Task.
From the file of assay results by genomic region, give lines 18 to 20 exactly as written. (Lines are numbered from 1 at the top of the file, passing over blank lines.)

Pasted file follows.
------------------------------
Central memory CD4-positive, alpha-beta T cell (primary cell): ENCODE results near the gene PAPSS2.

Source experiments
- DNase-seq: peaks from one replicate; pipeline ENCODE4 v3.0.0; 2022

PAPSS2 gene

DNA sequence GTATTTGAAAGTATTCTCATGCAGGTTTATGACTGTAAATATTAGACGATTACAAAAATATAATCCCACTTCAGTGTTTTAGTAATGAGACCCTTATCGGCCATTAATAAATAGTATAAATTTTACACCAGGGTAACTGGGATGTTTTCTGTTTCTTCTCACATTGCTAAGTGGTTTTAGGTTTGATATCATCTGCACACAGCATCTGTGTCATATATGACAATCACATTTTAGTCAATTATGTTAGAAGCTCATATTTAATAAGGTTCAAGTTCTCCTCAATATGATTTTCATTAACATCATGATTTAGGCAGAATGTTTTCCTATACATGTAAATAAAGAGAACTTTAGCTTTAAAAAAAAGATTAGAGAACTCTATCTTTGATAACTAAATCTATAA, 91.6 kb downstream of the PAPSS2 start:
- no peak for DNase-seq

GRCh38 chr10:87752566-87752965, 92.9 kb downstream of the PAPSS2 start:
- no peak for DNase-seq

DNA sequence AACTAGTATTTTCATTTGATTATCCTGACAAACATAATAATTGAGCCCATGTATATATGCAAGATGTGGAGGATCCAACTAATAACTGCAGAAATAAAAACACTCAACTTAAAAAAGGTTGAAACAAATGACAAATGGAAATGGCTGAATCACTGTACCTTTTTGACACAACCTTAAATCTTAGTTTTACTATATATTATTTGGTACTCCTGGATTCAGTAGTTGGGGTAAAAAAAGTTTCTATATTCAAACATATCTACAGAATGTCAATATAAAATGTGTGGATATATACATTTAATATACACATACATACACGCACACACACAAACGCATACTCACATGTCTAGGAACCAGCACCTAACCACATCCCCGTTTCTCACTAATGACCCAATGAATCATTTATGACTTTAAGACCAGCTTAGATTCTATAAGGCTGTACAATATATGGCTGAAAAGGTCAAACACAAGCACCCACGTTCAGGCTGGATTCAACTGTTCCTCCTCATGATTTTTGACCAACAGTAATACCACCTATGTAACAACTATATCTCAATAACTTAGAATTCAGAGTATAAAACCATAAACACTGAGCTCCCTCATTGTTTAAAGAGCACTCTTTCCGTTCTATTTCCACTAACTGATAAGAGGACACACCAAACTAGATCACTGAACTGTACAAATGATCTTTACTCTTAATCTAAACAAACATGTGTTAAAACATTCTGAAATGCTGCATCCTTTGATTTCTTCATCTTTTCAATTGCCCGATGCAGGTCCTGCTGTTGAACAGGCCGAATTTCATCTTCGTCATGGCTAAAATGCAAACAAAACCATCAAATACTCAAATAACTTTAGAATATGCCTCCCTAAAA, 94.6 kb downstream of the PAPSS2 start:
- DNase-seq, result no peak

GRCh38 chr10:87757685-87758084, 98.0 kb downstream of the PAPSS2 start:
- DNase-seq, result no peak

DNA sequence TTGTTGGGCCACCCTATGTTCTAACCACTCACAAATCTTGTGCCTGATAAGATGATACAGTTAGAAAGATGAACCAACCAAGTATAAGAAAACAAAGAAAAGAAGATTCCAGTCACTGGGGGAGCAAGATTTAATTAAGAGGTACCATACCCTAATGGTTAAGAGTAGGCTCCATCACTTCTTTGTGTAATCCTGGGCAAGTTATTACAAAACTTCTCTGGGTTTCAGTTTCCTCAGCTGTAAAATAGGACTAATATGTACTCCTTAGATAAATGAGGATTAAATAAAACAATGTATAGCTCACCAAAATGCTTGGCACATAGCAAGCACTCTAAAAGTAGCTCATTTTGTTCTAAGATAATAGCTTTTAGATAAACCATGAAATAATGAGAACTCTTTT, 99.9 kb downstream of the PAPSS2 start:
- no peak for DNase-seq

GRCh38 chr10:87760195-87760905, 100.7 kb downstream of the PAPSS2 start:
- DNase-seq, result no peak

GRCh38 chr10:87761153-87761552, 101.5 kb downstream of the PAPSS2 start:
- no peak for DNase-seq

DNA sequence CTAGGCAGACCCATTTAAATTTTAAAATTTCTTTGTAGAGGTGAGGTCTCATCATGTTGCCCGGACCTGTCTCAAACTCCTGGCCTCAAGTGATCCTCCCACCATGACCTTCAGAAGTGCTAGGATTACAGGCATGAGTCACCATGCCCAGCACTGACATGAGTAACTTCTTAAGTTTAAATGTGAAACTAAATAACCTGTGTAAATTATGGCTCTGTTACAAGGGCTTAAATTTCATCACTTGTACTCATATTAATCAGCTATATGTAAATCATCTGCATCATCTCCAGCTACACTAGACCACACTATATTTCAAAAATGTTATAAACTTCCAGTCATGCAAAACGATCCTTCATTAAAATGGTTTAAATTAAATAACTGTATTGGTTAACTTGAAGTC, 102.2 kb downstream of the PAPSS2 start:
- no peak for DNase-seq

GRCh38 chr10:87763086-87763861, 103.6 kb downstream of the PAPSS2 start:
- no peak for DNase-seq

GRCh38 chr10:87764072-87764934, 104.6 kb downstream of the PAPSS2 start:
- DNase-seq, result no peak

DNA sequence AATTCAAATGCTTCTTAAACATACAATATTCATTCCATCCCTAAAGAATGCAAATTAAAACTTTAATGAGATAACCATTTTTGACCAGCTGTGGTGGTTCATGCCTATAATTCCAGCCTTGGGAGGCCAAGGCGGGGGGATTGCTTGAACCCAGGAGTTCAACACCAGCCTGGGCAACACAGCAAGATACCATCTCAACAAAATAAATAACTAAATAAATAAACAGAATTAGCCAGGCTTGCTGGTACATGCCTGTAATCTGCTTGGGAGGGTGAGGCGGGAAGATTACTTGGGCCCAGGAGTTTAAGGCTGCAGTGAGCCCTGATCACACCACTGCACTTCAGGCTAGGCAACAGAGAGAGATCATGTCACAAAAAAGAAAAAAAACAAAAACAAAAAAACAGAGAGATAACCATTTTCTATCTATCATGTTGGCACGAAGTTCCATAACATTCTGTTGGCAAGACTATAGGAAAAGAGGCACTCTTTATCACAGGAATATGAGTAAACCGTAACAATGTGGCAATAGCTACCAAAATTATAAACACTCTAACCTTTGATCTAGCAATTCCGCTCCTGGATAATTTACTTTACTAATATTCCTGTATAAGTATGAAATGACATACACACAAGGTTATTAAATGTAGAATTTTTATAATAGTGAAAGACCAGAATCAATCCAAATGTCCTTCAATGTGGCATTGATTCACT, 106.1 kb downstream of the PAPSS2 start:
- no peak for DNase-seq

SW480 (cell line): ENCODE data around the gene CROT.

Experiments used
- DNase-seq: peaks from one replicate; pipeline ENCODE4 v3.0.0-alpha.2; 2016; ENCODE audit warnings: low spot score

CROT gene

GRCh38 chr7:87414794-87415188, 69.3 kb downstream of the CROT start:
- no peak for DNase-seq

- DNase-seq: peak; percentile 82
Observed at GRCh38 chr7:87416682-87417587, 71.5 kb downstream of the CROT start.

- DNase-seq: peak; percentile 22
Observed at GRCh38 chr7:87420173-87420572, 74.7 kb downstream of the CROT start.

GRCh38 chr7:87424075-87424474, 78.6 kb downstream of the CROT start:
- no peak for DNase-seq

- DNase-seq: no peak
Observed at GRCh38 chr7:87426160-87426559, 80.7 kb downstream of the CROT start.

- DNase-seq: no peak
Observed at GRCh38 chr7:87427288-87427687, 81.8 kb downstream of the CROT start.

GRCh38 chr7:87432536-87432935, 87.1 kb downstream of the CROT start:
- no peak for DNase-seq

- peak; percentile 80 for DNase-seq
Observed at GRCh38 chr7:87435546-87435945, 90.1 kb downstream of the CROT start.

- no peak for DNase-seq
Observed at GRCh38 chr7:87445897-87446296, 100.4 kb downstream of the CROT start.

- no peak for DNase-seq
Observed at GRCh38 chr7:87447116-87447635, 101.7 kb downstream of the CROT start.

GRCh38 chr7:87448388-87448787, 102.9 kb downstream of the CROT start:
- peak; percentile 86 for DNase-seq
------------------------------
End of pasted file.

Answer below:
- no peak for DNase-seq

DNA sequence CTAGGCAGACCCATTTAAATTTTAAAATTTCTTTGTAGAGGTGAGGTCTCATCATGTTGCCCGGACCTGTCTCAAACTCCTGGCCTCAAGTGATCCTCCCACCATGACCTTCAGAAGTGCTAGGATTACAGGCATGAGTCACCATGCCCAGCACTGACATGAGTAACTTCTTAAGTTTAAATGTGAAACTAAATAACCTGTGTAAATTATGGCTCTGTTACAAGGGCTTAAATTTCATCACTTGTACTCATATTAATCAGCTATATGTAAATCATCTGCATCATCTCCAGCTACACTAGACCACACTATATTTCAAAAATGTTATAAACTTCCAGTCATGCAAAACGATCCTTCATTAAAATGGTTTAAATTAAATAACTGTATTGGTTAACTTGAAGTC, 102.2 kb downstream of the PAPSS2 start:
- no peak for DNase-seq